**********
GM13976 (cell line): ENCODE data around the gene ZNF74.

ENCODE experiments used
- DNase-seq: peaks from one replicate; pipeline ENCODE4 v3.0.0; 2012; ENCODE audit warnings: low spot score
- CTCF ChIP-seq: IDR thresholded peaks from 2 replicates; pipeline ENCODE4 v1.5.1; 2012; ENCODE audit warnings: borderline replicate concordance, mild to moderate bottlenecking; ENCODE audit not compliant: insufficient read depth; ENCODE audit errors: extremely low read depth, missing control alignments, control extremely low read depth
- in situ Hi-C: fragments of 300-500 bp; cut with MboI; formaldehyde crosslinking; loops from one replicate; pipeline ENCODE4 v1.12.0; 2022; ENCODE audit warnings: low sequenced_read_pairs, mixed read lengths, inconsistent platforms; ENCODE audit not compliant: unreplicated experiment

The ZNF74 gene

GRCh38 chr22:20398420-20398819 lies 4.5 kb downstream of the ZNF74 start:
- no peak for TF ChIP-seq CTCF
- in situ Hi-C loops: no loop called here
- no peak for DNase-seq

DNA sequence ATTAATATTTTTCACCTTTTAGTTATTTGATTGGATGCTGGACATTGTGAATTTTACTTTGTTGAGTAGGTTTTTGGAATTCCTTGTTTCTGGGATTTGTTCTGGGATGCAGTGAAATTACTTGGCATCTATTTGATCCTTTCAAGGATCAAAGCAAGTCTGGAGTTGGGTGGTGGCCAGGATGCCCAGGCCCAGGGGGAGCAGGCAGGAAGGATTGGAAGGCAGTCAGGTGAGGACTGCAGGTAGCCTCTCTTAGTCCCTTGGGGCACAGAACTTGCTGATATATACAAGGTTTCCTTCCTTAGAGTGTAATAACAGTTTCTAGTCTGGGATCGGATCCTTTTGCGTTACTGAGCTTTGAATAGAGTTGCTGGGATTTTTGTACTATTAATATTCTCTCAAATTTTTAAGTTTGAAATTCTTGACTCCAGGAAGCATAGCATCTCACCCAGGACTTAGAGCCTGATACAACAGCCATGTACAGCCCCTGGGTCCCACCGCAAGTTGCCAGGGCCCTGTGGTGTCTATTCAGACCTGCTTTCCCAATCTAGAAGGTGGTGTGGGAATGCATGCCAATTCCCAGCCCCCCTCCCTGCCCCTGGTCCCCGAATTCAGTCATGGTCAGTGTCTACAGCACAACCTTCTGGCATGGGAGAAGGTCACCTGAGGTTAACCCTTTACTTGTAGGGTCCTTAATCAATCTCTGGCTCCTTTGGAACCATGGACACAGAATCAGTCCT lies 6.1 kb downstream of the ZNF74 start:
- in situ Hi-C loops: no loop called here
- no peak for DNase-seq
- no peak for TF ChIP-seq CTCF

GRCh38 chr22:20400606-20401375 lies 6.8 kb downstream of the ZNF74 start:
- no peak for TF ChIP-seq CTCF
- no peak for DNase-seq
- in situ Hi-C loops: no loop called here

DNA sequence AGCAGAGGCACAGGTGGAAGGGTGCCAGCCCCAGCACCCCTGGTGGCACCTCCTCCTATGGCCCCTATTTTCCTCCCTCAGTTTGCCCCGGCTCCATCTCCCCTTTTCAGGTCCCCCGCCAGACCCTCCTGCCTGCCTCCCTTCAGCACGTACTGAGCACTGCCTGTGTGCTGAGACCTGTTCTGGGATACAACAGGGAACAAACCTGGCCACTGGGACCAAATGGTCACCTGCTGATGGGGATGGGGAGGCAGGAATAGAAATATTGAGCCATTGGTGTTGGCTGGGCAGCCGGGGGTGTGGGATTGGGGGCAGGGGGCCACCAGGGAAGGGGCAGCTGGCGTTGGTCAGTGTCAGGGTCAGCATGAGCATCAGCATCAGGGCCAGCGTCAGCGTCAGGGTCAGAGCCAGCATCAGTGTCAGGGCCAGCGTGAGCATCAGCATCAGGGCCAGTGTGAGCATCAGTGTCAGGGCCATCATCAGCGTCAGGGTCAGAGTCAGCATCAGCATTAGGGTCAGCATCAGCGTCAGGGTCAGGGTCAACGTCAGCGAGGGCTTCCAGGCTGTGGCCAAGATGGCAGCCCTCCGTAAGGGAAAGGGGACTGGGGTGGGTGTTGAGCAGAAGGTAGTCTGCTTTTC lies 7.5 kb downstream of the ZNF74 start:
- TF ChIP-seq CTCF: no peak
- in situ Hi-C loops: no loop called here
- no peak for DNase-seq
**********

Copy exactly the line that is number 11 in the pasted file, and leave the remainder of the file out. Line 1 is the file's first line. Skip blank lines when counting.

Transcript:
DNA sequence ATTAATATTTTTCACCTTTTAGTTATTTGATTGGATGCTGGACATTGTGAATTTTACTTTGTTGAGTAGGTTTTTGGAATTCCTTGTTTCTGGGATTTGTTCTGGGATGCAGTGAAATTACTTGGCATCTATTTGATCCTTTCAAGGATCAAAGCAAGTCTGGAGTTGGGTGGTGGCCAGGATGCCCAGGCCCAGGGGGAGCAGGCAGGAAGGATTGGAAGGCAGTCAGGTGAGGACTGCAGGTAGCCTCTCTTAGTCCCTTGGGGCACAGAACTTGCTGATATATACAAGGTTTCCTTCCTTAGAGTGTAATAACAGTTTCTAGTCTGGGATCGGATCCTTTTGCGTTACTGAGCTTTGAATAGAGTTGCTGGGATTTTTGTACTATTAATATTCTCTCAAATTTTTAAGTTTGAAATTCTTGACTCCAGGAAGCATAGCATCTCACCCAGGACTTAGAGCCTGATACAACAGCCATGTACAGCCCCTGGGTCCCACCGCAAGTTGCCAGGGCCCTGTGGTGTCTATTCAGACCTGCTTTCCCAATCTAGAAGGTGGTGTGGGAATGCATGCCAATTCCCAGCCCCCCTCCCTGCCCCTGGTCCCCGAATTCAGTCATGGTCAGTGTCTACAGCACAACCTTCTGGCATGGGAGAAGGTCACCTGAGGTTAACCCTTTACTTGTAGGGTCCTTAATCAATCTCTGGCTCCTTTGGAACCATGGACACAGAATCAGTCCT lies 6.1 kb downstream of the ZNF74 start: